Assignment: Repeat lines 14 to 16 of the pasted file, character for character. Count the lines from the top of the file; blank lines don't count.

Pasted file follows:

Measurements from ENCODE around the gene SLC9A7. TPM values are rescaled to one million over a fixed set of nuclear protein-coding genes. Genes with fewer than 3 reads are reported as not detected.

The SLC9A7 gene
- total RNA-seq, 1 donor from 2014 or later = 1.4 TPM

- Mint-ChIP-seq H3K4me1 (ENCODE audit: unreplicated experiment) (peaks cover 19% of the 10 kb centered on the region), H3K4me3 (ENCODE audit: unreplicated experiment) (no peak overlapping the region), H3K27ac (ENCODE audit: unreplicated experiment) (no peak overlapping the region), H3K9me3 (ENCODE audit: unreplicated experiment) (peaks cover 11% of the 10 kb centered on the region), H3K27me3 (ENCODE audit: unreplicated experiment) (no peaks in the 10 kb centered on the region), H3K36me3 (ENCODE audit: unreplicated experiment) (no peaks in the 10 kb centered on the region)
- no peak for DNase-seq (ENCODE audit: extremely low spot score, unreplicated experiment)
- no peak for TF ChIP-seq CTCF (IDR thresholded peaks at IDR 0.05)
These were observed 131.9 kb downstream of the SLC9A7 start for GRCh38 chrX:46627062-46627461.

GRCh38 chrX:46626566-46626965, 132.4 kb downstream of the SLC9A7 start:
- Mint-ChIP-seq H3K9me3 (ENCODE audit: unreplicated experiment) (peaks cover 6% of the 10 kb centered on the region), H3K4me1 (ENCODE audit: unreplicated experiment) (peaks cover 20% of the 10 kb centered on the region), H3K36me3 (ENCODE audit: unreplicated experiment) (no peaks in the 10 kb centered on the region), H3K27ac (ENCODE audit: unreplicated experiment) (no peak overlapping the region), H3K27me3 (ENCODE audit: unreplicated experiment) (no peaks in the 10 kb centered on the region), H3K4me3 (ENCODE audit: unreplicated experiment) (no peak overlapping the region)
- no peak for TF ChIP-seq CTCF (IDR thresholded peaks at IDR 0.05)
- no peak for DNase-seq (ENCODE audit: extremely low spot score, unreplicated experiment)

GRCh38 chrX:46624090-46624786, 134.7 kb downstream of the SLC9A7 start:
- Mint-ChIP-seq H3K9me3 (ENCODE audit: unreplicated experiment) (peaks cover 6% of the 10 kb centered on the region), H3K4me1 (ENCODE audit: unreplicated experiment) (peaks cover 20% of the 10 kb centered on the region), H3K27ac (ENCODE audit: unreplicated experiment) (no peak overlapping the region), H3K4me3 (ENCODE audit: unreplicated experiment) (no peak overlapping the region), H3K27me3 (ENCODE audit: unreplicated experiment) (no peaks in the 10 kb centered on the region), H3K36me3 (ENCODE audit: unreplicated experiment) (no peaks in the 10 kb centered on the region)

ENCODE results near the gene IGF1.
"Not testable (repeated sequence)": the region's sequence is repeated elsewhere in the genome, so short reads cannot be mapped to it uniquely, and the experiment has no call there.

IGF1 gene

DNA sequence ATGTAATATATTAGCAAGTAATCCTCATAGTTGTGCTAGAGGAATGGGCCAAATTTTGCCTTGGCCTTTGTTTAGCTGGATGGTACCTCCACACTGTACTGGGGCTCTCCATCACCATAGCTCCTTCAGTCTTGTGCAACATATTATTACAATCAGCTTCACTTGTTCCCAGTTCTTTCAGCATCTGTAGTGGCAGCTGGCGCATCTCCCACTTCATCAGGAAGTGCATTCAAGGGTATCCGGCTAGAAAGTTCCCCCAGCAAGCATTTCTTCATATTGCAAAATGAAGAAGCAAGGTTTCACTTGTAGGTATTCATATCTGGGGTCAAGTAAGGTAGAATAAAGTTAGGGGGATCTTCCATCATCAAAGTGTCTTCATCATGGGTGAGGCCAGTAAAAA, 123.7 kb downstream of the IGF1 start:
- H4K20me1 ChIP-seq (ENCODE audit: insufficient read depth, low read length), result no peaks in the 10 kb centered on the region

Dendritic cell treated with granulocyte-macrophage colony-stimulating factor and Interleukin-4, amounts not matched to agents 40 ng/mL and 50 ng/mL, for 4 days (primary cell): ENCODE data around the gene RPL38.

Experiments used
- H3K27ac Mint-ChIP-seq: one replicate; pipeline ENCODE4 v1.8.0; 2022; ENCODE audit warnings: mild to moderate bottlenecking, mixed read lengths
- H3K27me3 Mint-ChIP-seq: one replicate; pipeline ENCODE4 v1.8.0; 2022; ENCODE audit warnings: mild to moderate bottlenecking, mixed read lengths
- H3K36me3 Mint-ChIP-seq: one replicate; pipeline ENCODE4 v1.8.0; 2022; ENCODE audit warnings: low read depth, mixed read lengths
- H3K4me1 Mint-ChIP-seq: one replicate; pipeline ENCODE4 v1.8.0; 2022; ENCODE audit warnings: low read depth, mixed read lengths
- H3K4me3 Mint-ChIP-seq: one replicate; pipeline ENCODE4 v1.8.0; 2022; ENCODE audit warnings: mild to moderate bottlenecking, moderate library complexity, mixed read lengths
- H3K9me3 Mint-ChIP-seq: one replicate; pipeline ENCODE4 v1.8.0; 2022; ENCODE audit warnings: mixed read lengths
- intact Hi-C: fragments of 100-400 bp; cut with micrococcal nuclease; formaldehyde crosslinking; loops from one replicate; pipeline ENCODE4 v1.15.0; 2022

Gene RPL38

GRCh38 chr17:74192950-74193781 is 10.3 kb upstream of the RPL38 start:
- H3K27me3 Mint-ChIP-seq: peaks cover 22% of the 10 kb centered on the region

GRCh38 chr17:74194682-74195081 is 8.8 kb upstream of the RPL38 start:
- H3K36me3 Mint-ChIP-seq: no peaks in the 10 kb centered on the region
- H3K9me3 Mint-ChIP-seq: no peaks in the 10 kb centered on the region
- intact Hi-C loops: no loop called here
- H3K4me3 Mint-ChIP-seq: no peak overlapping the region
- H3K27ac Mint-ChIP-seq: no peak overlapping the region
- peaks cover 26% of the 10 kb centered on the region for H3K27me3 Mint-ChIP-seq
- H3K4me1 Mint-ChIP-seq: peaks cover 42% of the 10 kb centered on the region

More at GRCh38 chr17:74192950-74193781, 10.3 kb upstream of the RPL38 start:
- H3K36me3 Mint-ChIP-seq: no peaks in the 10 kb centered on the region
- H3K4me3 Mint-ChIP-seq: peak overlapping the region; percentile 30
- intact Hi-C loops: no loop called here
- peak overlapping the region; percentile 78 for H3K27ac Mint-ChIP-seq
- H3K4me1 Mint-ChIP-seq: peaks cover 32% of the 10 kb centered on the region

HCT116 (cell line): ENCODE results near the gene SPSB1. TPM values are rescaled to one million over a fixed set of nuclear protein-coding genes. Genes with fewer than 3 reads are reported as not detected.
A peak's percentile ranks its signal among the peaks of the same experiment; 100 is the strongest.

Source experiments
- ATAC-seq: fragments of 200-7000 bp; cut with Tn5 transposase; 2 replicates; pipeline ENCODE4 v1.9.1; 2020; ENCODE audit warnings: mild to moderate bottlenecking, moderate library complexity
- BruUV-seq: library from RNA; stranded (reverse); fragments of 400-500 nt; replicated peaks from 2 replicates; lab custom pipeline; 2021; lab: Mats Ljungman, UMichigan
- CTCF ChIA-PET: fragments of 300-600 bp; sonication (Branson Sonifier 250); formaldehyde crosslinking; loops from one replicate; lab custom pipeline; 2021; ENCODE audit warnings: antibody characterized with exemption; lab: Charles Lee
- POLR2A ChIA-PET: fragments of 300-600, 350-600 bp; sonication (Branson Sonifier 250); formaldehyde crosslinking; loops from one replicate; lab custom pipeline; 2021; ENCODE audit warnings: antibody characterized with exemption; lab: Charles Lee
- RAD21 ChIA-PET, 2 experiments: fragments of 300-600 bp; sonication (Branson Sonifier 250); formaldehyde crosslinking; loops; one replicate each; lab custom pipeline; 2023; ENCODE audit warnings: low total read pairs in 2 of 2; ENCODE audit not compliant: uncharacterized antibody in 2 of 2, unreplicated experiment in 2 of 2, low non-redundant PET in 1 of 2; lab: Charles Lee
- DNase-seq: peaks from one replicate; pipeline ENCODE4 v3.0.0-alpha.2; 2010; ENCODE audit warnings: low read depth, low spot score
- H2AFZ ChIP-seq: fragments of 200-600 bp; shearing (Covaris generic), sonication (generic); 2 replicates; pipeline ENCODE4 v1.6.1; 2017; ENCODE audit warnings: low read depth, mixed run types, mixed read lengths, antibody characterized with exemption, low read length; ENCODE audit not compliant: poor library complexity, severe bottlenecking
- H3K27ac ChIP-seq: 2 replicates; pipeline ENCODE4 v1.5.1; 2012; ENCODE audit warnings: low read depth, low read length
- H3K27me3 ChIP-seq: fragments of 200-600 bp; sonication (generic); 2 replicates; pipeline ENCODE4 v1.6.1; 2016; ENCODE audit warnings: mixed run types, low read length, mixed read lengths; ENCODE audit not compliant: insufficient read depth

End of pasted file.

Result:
ENCODE results near the gene IGF1.
"Not testable (repeated sequence)": the region's sequence is repeated elsewhere in the genome, so short reads cannot be mapped to it uniquely, and the experiment has no call there.

IGF1 gene